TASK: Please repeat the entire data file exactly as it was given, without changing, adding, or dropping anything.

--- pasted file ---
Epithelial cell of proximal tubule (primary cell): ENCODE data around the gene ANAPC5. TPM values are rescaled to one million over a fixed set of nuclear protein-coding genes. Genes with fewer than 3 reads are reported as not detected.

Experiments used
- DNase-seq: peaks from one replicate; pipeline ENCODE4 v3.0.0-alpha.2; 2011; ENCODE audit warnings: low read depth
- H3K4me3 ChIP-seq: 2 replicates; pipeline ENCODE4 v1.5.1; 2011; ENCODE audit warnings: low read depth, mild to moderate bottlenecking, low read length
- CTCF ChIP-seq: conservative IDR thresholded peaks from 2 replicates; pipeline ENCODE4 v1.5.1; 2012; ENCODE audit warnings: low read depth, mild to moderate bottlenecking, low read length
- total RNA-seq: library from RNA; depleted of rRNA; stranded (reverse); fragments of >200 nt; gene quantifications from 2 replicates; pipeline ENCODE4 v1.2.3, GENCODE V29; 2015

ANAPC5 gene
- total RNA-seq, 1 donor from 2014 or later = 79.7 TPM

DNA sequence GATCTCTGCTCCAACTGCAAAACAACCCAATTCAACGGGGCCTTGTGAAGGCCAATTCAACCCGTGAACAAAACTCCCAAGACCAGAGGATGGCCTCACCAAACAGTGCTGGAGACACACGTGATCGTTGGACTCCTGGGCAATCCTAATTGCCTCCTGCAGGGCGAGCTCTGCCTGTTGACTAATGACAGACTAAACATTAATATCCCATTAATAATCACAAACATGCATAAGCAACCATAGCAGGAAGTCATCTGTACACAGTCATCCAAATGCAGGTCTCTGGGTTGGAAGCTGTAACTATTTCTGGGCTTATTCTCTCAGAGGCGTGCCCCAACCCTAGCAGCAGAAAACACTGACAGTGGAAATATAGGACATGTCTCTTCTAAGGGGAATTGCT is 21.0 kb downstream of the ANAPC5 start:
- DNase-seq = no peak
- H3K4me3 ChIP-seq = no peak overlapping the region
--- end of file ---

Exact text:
Epithelial cell of proximal tubule (primary cell): ENCODE data around the gene ANAPC5. TPM values are rescaled to one million over a fixed set of nuclear protein-coding genes. Genes with fewer than 3 reads are reported as not detected.

Experiments used
- DNase-seq: peaks from one replicate; pipeline ENCODE4 v3.0.0-alpha.2; 2011; ENCODE audit warnings: low read depth
- H3K4me3 ChIP-seq: 2 replicates; pipeline ENCODE4 v1.5.1; 2011; ENCODE audit warnings: low read depth, mild to moderate bottlenecking, low read length
- CTCF ChIP-seq: conservative IDR thresholded peaks from 2 replicates; pipeline ENCODE4 v1.5.1; 2012; ENCODE audit warnings: low read depth, mild to moderate bottlenecking, low read length
- total RNA-seq: library from RNA; depleted of rRNA; stranded (reverse); fragments of >200 nt; gene quantifications from 2 replicates; pipeline ENCODE4 v1.2.3, GENCODE V29; 2015

ANAPC5 gene
- total RNA-seq, 1 donor from 2014 or later = 79.7 TPM

DNA sequence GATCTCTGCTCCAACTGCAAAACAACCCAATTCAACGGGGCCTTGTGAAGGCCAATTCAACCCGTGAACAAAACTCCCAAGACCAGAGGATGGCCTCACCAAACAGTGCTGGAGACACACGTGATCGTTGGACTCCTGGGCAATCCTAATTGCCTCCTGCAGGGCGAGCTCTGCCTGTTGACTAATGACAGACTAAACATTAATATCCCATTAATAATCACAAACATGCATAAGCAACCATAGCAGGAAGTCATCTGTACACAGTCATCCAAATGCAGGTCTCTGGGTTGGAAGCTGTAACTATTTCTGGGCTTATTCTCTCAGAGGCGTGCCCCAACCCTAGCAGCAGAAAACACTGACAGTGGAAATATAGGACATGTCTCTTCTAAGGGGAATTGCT is 21.0 kb downstream of the ANAPC5 start:
- DNase-seq = no peak
- H3K4me3 ChIP-seq = no peak overlapping the region